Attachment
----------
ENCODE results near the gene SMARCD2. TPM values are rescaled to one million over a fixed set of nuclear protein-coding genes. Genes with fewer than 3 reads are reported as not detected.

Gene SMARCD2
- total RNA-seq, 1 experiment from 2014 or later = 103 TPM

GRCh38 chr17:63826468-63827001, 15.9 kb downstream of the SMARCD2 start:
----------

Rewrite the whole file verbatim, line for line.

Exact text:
ENCODE results near the gene SMARCD2. TPM values are rescaled to one million over a fixed set of nuclear protein-coding genes. Genes with fewer than 3 reads are reported as not detected.

Gene SMARCD2
- total RNA-seq, 1 experiment from 2014 or later = 103 TPM

GRCh38 chr17:63826468-63827001, 15.9 kb downstream of the SMARCD2 start: